In a split-second, two families changed forever.
September 30, 2013, started off just like any other day for Jacqueline Sparks, an expectant mother just weeks away from giving birth to her first child.
She was never to know that by the end of that day, her world would be turned upside down and the brightest light in her life would be extinguished.
Marco Paul Silvestri’s life also changed that day.
He too had no idea that his decision to get behind the wheel while affected by drugs would not only condemn him to a lengthy prison sentence, but ultimately saddle him with the haunting knowledge that his actions robbed a woman of motherhood; a father of the chance to see his daughter grow up; and cut short the life of a child before it had even begun.
Ms Sparks and her brothers Jonathan and Timothy were on their way to pick up dinner when Silvestri’s Mercedes Benz van crossed to the wrong side of the road and collided with their Honda on the Mullet Creek bridge at Dapto.
The little car didn’t stand a chance, crumbling around the three passengers on impact.
All had to be extracted from the vehicle and with life-threatening injuries were taken to different hospitals.
While her brothers’ injuries have left both of them permanently changed physically and mentally, it is no doubt Ms Sparks’ fate is most heartbreaking: baby Mia, at 32 weeks, was removed from Ms Sparks’ ruptured uterus but could not be saved.
Perhaps even more devastating was the subsequent news that Ms Sparks’ injuries had rendered her infertile.
‘‘It’s changed our lives,’’ Ms Sparks said outside Sutherland courthouse on Wednesday, shortly after Silvestri was handed a maximum eight-year prison sentence on three charges of dangerous driving causing grievous bodily harm.
‘‘No-one should have to go through that.’’
But Ms Sparks was quick to remind people that there were no winners in such cases, and she believed Silvestri was genuinely sorry.
‘‘His life has changed as well,’’ she said.
‘‘His children have now lost their father, his wife has lost her husband.’’
In handing down the sentence, Judge Paul Conlon said Silvestri’s manner of driving that day constituted ‘‘nothing less than serious criminal conduct’’.
‘‘A licence to drive a motor vehicle is a privilege which carries with it significant obligations,’’ he said.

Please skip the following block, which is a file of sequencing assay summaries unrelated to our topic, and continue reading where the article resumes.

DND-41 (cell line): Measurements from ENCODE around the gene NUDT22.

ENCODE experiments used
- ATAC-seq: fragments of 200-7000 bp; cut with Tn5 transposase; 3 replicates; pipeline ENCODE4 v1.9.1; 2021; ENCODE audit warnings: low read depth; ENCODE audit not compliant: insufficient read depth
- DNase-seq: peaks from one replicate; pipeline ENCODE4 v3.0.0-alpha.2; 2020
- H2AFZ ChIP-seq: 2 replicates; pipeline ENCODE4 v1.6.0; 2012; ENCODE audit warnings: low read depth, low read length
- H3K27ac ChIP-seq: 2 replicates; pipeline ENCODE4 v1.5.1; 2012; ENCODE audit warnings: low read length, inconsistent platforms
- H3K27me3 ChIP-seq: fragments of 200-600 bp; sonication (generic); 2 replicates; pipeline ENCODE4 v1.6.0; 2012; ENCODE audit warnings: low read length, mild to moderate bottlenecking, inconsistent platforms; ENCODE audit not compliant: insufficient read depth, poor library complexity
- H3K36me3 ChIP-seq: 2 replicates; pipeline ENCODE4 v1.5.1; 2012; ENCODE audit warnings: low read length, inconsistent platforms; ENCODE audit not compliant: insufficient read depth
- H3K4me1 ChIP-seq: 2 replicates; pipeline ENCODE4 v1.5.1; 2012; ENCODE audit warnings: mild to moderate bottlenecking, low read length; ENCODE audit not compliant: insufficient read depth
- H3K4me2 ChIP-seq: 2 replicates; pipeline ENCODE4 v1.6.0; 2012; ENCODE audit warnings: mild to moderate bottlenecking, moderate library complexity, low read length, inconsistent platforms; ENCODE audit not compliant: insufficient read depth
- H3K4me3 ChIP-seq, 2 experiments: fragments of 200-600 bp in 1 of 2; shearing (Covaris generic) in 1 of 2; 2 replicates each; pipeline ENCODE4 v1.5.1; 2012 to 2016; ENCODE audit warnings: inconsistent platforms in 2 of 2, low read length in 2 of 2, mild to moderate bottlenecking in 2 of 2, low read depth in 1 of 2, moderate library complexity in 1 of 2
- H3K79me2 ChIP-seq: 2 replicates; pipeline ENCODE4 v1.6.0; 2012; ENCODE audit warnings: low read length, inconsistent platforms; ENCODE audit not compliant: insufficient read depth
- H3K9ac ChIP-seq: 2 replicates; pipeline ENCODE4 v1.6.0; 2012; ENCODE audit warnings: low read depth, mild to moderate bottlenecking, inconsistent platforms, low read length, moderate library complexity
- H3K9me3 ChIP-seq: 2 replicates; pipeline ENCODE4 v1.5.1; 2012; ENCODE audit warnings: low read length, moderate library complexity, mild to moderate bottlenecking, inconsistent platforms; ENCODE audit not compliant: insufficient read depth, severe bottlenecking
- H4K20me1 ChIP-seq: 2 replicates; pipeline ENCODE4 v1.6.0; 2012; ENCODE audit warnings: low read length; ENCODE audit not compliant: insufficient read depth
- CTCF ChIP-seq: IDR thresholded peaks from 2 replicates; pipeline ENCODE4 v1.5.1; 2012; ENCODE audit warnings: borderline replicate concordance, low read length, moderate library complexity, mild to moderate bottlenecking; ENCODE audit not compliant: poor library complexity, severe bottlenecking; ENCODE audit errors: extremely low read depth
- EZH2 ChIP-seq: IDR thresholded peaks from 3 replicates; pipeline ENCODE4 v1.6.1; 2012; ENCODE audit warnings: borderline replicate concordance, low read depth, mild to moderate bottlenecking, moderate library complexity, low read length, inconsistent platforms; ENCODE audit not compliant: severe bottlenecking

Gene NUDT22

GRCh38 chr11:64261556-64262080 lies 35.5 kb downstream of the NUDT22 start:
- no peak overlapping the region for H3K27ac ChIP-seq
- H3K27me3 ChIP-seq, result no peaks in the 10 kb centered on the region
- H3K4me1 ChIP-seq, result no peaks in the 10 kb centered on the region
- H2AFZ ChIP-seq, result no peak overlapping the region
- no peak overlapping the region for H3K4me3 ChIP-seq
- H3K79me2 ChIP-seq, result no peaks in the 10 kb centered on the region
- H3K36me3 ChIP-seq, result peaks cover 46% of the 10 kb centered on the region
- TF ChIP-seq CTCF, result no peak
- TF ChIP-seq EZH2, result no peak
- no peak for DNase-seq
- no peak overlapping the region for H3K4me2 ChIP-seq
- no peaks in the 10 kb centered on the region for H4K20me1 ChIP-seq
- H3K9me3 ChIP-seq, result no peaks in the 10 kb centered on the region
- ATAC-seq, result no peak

‘‘I’m satisfied [Silvestri] abandoned his responsibility to other users of the roadway and his moral culpability is high.’’
Judge Conlon set a non-parole period of six years, making Silvestri only eligible for release in September 2020.
Heartache pushes case for Zoe’s Law
After losing her unborn baby in a crash caused by a drug-affected driver, Jacqueline Sparks has implored politicians to pass a law that would’ve recognised her daughter Mia as a person.
Speaking outside Sutherland District Court, Ms Sparks said she supported the bill, dubbed Zoe’s law, which would have meant her unborn child was recognised in court.
Under proposed changes before NSW Parliament, someone could be charged with harming a foetus that is either 20 weeks or 400 grams by allowing it to be treated as a living person.
‘‘Hopefully if this law gets passed it might help another family if this ever happens to them. To at least see their child recognised,’’ she said. In a victim impact statement previously read to court, Ms Sparks described Mia as ‘‘my angel, my ultimate life blessing, the first of many we had hoped.’’
In sentencing Silvestri, Judge Paul Conlon recognised the loss of Mia had been been ‘‘truly devastating’’. ‘‘One only has to look at the photograph of Ms Sparks in the hospital bed looking down at her perfectly formed, although dead, baby daughter in her arms,’’ he said.
Zoe’s law was introduced by then-Liberal MP Chris Spence last year and is named in honour of the unborn child of Brodie Donegan who was hit by a drug-affected driver on Christmas Day in 2009.
The private member’s bill has stalled in the upper house.
Mr Spence, who has since become embroiled in the state’s donations scandal and is quitting Parliament at the March election, hoped Judge Conlon’s comments sparked action.
Judge Conlon rejected Silvestri’s claims he had a ‘‘brain fart’’ and was confused about the road’s lane configuration.